USC Digital Folklore Archives / Posts Tagged ‘syrian’
Customs
Folk Dance
Kinesthetic
Musical
Rituals, festivals, holidays

Dabke

So anytime there is a gathering of Syrian-Lebanese people, and um it’s a celebration of any type, there will be music playing, and the music has a very unique rhythm, usually a very strong percussion base, and so that lends itself to a lot of folk dancing, and the folk dancing is when the families, members of all ages, get together and hold hands and do a um a dance, and it’s a repetitive dance of about eight or twelve counts, and you just do it as long as the music is playing. So if you have someone playing, oh and the percussion I mentioned earlier is called a derveke, and uh used to be made of a wooden or metal drum with animal skin stretched on top, and it could make a really loud sound, so as long as the dervake is playing, you can dubke, so whether you have a full band or just a derveke, you can do the dubke. It is significant to me because well that if I don’t carry on the family traditions and teach my children how to do the dubke and the family recipes, it will die out and there will be no heritage.

Informant: The informant is a Catholic mother of five, of Syrian descent. She is from Kinder, Louisiana, where she grew up in a large family.

Analysis:

I believe that this tradition and practice of dance and folk music greatly exemplifies the communal aspect of the Syrian-Lebanese culture. The gathering of Syrian-Lebanese families is usually quite large, as extended families come together to celebrate. The music lends itself as a great example of the history of the culture, as the specific instruments that are used to play music in America are derived from or are the same as those that were originally played in that region. As the rhythm lends itself to folk dancing, the communal aspect of the culture is apparent in the holding of hands during the dance, and the need for each participant to be synchronized with the rhythm. Because it is a line dance, if one person missteps, it can interrupt the synchronization of those around them. It is also interesting how the repetitive nature of the dance movements demonstrate how the dance is learned, as anyone can stand up, hold the hand of the last person in line, and follow their steps that match the rhythm. This once again demonstrates the communal aspect and the importance of celebrating the Lebanese-Syrian community through dance.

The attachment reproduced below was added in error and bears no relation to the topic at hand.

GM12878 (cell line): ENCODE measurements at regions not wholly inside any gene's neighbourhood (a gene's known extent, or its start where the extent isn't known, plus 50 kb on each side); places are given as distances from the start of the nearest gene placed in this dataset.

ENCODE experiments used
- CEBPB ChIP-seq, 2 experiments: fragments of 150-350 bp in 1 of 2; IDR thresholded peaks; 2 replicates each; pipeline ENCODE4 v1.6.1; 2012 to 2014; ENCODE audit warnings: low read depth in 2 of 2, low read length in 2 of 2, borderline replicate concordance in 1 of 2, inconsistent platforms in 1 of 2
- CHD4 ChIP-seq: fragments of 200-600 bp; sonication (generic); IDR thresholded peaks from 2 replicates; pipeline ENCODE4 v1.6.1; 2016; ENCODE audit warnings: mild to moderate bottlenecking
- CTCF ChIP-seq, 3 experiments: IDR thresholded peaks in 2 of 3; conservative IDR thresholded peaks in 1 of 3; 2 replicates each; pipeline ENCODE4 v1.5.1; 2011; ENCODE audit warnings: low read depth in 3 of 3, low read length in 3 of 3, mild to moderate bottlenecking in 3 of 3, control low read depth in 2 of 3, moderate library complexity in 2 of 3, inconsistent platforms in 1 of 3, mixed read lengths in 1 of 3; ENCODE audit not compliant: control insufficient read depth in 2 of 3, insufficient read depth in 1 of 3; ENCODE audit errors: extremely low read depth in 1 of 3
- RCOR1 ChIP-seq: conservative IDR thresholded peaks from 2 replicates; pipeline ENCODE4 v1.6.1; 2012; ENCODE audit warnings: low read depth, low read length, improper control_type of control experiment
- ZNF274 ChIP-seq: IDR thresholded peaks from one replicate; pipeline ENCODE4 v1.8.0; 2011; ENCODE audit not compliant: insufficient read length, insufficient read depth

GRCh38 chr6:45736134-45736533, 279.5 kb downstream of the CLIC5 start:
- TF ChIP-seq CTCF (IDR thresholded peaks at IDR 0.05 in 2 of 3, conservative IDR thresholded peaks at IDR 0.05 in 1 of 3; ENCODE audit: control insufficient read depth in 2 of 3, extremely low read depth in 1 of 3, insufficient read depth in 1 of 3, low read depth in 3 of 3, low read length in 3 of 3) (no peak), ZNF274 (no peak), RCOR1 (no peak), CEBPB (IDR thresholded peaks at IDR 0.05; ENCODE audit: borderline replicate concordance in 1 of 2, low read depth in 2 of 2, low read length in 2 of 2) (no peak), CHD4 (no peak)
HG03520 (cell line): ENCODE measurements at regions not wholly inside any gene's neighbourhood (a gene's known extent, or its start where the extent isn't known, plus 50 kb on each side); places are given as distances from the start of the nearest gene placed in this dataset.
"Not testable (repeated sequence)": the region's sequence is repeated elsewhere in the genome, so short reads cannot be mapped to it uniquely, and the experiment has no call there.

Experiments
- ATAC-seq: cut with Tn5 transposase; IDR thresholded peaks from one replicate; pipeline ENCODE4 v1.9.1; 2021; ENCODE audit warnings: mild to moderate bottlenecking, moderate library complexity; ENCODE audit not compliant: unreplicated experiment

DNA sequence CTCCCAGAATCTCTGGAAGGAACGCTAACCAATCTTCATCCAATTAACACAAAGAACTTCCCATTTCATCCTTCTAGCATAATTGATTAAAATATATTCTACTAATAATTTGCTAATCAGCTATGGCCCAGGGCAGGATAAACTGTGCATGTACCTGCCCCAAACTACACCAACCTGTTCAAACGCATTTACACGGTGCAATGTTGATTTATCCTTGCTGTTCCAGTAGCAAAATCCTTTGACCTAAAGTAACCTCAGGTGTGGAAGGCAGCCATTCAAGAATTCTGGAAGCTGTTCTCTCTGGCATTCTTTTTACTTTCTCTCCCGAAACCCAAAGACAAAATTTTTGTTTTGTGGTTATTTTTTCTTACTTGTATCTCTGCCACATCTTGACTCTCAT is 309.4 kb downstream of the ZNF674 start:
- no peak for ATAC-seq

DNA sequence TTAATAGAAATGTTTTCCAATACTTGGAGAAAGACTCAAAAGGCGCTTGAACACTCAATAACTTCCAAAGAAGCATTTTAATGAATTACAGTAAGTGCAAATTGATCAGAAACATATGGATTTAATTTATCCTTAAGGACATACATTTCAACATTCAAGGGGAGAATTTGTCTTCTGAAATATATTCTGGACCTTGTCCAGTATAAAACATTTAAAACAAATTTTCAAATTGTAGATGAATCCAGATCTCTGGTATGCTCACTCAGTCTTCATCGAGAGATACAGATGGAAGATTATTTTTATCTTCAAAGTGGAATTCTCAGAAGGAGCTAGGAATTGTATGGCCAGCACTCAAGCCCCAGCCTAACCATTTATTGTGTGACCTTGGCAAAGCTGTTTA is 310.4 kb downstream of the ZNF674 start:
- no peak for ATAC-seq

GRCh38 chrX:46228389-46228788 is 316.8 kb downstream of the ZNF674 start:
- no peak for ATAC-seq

I also thought it was interesting about the association of “heritage” with this dance. Because the dance is learned from other people and can vary from place to place and person to person, it is more of a tradition than heritage, especially because it is a mode of activity that represents the past. Heritage, on the other hand, is not an activity, but rather an inherited set of relationships about who you were in the past. So, this practice is a tradition that celebrates the past of Lebanese-Syrian cultures and in doing so, it is a way for the people who partake in it to acknowledge their heritage. I was also able to learn parts of this dance, as I was invited to partake in the tradition. This was a lot of fun for me, because the rhythm is very up-beat and perfect for dancing.

Annotation:

 

Folk speech
Proverbs

Proverb-Lebanese/Syrian

“So my grandmother used to have a saying, “if you spit in the wind, you’ll get it back in the face,” um because she never wanted us to speak poorly of other people or say anything disrespectful or rude, so that was her saying.”

Informant: The informant is a Catholic mother of five, of Syrian descent. She is from Kinder, Louisiana, where she grew up in a large family.

Analysis:

This saying highlights the Catholic traditions of the informant and her family. In a stringently Catholic family, the way in which one treats another is especially important, as they are taught to love everyone as themselves. This saying exemplifies this Christian teaching, but also seems to have the influence of the Hindu tradition of karma. Although to the informant, the meaning is simplistic in that they shouldn’t speak poorly of others, the aspect of karma comes from “you’ll get it back in the face.” To me, this means that not only should I not speak poorly of others, but if I were to do so, I would feel the repercussions from my actions.

The proverb is also interesting in its literal interpretation. As this saying may also have originated from a region in which the weather conditions allowed for strong winds. If this were the case, then the saying in that context would have a sensible literal interpretation. If one were to actually spit into the wind, the spit would most likely return and strike them in the face. Therefore, the context and the literal sense of this proverb convey the message of not being rude so that one might avoid embarrassing or harsh repercussions because of the things that one says. This saying, as the informant learned it from her mother, could have been passed down through generations even if the weather conditions are not the same, and may continue, due to the fact that the underlying message is apparent.

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